Myanmar National Democratic Alliance Army

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Myanmar National Democratic Alliance Army
မြန်မာအမျိုးသား ဒီမိုကရက်တစ် မဟာမိတ်တပ်မတော်
Participant in the Internal conflict in Myanmar
Flag of Myanmar National Democratic Alliance Army-2015.png
200px
Top: Flag of the MNDAA (2015–present)
Bottom: Flag of the MNDAA (1989–2015)
Active 1989 (1989)–present
Ideology Kokang nationalism
Separatism
Leaders Pheung Kya-shin[1]
Yan Win Zhong[2]
Area of operations Kokang Self-Administered Zone, Myanmar
Strength 2,000[2]–4,000[3]
Part of Myanmar National Truth and Justice Party
Originated as Communist Party of Burma
Allies Arakan Army Ta’ang National Liberation Army
Opponents Myanmar Government of Myanmar Union of Myanmar (until 2011)
Battles and wars Internal conflict in Myanmar

The Myanmar National Democratic Alliance Army (Burmese: မြန်မာအမျိုးသား ဒီမိုကရက်တစ် မဟာမိတ်တပ်မတော်; abbreviated MNDAA), also known as the Myanmar Nationalities Democratic Alliance Army and the Kokang Army, is an armed insurgent group in the Kokang region, Myanmar (Burma). The army has existed since 1989, having been the first one to sign a ceasefire with the Burmese government that lasted for about two decades.[4][5]

History

The army was formed on 12 March 1989, after the local Communist Party of Burma leader, Phone Kyar Shin (Peng Jia Sheng), dissatisfied with the communists, broke away and formed the MNDAA.[6] Along with his brother, Peng Jiafu, they became the new unit in Kokang.[7] The strength of the army is between 1,500 and 2,000 men.[7]

The rebels soon became the first group to agree to a ceasefire with the government troops. Thus the Burmese government refers to the Kokang region controlled by the MNDAA as ‘Shan State Special Region 1’, indicating the MNDAA was the first group in the area of Shan State to sign a cease-fire agreement.[6] After the ceasefire, the area underwent an economic boom, with both the MNDAA and regional Myanmar Armed Forces (Tatmadaw) troops benefiting financially from increased opium harvests and heroin-refining.[8] The area also produces methamphetamine.[9] The MNDAA and other paramilitary groups control the cultivation areas, making it an easy target for drug trafficking and organised crime groups.[9] Peace Myanmar Group is used to launder and reinvest MNDAA's drug profits in the legal economy.[10]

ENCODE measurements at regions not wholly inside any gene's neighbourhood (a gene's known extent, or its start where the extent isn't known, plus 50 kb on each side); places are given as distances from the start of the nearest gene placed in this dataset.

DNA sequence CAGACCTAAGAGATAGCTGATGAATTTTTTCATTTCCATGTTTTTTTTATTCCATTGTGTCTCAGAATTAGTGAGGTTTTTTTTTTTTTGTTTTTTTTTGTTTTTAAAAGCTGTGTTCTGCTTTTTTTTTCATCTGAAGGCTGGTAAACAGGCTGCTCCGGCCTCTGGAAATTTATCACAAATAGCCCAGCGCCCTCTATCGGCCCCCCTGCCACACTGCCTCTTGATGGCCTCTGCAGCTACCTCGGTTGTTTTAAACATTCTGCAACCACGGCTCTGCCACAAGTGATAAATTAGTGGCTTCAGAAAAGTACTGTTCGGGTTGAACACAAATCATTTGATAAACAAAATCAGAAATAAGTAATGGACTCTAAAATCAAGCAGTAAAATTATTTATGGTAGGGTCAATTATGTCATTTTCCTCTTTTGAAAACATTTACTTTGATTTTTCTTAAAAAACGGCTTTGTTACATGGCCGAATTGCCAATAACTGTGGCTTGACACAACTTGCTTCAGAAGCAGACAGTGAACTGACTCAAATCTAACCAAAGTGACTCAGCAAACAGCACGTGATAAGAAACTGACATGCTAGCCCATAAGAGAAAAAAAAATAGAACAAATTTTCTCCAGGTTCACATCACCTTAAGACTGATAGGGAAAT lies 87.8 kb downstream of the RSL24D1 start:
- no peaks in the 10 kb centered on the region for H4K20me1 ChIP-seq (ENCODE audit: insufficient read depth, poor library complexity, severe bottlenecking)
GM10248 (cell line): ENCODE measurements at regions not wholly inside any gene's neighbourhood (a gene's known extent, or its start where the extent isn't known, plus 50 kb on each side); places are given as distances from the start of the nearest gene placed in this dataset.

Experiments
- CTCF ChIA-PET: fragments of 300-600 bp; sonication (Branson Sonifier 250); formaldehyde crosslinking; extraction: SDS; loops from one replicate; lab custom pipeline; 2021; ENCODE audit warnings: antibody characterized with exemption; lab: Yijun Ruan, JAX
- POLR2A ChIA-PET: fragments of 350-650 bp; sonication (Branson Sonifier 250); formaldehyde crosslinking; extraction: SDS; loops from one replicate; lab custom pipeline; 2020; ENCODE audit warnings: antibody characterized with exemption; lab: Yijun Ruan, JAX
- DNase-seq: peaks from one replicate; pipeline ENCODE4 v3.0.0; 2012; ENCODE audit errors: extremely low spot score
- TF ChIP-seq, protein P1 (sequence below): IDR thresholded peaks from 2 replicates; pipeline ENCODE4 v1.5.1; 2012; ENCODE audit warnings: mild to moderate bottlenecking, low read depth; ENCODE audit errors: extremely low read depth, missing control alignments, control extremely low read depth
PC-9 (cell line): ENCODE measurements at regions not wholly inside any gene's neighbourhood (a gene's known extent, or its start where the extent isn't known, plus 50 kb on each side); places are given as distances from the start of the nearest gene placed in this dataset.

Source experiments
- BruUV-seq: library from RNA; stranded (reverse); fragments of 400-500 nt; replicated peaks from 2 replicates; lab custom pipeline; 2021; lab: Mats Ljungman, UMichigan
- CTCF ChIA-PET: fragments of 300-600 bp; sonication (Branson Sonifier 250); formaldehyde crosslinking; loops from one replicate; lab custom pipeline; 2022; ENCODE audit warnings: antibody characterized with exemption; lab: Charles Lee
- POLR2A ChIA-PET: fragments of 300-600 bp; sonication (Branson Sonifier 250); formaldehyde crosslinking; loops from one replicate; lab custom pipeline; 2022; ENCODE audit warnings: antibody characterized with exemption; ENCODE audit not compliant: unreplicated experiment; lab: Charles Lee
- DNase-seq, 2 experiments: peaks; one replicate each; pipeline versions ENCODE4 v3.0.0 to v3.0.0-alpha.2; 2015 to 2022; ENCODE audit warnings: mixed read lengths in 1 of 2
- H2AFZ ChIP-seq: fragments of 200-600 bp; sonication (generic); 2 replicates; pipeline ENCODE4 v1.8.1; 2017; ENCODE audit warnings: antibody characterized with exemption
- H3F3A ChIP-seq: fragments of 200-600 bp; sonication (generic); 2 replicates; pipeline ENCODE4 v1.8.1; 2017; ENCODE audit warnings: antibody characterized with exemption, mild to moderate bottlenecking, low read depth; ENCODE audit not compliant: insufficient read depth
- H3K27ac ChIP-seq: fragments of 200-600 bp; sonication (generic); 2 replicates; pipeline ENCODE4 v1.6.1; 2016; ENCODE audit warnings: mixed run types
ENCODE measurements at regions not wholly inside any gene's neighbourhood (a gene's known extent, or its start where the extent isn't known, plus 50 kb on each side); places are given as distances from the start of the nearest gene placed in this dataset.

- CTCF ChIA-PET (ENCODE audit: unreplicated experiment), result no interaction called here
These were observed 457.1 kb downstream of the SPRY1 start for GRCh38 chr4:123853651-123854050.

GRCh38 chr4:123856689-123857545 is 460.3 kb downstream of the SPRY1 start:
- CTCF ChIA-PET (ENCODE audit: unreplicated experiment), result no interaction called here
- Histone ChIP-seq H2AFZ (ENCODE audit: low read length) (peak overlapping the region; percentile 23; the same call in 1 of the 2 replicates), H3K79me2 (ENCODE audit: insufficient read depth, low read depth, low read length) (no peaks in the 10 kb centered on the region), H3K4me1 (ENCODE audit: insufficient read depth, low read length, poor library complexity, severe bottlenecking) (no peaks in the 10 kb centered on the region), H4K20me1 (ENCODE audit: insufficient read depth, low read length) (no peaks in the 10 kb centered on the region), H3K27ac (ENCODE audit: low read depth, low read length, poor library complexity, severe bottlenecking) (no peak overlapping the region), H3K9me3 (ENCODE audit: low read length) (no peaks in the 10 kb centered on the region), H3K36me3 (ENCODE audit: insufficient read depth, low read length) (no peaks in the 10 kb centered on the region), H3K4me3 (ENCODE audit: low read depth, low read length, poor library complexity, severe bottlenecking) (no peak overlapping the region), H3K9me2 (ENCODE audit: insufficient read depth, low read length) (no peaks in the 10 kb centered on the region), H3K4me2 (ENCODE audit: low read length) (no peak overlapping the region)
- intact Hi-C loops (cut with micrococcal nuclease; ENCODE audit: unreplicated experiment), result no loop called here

Kokang incident

In August 2009, the Myanmar National Democratic Alliance Army became involved in a violent conflict with Burma's military junta's armed forces. This was the largest outbreak of fighting between ethnic armies and government troops since the signing of the cease-fire 20 years earlier.[11]

As a result of the conflict the MNDAA lost control of the area and as many as 30,000 refugees fled to Yunnan province in neighbouring China.[12]

Recent events

On 9 February 2015 the MNDAA tried to retake the Kokang self-administered zone, which had been under its control until 2009 and clashed with Burmese government forces in Laukkai. The skirmishes left a total of 47 Government soldiers dead and 73 wounded. After the incident the government of China was accused of giving military assistance to the ethnic Kokang soldiers.[13]

See also

References

  1. Neither War Nor Peace - Transnational Institute
  2. 2.0 2.1 Myanmar Peace Monitor - MNDAA
  3. "47 Govt Troops Killed, Tens of Thousands Flee Heavy Fighting in Shan State". irrawaddy.org.<templatestyles src="Module:Citation/CS1/styles.css"></templatestyles>
  4. Ethnic group in Myanmar said to break cease-fire. Associated Press. 28 August 2009.
  5. Fredholm, Michael (1993). Burma: ethnicity and insurgency. Praeger. p. 205. ISBN 978-0-275-94370-7.
  6. 6.0 6.1 South, Ashley (2008). Ethnic politics in Burma: states of conflict. Taylor & Francis. p. 140. ISBN 978-0-203-89519-1.
  7. 7.0 7.1 Rotberg, Robert (1998). Burma: prospects for a democratic future. Brookings Institution Press. p. 169.
  8. Skidmore, Monique; Wilson, Trevor (2007). Myanmar: the state, community and the environment. ANU E Press. p. 69.
  9. 9.0 9.1 Shanty, Frank; Mishra, Patit Paban (2007). Organized crime: from trafficking to terrorism. ABC-CLIO. p. 70.
  10. A Failing Grade: Burma's Drug Eradication Efforts (PDF). Alternative ASEAN Network on Burma. 2004. ISBN 978-9749243343.<templatestyles src="Module:Citation/CS1/styles.css"></templatestyles>
  11. Johnson, Tim (29 August 2009). China Urges Burma to Bridle Ethnic Militia Uprising at Border. The Washington Post.
  12. 47 Myanmar soldiers reported dead in clashes with Kokang rebels
  13. Myanmar Kokang Rebels Deny Receiving Chinese Weapons

External links